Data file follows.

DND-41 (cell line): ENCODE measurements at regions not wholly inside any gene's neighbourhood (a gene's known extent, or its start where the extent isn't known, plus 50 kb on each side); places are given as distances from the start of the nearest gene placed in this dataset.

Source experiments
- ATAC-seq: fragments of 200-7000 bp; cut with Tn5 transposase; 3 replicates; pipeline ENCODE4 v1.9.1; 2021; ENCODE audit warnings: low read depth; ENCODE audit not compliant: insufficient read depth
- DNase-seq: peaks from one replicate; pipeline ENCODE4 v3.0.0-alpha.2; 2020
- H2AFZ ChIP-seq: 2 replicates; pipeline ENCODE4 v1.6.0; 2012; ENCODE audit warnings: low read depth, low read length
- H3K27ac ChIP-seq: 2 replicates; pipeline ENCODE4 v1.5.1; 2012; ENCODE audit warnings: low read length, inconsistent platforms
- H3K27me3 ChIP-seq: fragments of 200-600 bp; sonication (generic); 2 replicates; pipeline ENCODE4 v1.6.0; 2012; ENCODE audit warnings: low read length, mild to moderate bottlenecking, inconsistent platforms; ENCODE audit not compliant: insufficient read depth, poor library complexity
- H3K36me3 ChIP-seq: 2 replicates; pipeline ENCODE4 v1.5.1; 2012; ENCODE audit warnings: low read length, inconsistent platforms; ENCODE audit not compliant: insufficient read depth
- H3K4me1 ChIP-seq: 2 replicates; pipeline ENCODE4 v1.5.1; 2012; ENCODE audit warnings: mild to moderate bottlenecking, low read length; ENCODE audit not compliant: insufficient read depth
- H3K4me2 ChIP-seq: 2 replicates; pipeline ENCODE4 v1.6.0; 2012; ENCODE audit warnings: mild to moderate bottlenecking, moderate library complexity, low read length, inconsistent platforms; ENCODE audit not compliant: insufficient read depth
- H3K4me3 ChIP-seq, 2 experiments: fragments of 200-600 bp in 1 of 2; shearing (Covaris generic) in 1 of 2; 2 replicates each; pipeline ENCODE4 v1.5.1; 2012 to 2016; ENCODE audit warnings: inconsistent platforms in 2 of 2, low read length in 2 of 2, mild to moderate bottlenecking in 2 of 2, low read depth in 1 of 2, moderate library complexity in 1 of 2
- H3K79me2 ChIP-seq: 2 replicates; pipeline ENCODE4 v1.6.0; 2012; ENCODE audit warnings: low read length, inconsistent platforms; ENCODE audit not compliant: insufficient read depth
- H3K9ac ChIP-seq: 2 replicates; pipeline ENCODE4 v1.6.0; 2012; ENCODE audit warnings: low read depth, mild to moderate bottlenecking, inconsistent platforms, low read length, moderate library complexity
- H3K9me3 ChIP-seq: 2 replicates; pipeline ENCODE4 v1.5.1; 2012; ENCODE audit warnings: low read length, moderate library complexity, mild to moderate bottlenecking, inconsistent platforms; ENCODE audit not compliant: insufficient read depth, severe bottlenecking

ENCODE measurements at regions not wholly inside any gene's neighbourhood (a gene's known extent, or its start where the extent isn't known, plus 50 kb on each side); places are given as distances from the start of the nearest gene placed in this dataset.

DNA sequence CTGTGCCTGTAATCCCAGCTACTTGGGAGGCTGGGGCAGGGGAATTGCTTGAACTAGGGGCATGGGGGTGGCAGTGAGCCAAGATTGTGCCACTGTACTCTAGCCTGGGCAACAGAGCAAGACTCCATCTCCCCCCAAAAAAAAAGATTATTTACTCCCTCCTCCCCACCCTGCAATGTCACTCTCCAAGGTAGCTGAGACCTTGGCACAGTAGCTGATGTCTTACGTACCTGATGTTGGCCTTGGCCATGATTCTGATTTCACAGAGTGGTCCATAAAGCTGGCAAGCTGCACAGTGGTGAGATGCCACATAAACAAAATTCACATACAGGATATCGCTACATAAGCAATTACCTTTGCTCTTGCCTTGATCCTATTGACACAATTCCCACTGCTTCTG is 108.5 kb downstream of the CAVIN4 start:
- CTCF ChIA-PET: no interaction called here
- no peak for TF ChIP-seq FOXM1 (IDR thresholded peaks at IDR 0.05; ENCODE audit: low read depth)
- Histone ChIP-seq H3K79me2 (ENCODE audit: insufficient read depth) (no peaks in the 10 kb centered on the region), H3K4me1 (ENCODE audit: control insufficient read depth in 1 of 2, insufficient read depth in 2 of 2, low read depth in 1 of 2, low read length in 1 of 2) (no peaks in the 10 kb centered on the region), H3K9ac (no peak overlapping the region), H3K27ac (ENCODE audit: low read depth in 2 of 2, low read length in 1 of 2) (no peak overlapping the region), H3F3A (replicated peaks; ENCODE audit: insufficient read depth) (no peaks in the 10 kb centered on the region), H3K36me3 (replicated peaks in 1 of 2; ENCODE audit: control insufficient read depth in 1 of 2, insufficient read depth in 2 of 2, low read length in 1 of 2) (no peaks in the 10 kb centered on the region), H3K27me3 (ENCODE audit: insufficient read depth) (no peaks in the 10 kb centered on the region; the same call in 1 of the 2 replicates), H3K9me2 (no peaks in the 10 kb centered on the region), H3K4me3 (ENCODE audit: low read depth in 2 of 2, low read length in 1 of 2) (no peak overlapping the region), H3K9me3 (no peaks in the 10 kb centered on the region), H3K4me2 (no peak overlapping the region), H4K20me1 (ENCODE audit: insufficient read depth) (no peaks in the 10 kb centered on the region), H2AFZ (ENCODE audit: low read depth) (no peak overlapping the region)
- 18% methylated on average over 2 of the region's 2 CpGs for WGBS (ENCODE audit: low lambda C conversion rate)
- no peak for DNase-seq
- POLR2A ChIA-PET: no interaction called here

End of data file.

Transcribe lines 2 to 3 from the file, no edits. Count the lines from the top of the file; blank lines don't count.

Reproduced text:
Source experiments
- ATAC-seq: fragments of 200-7000 bp; cut with Tn5 transposase; 3 replicates; pipeline ENCODE4 v1.9.1; 2021; ENCODE audit warnings: low read depth; ENCODE audit not compliant: insufficient read depth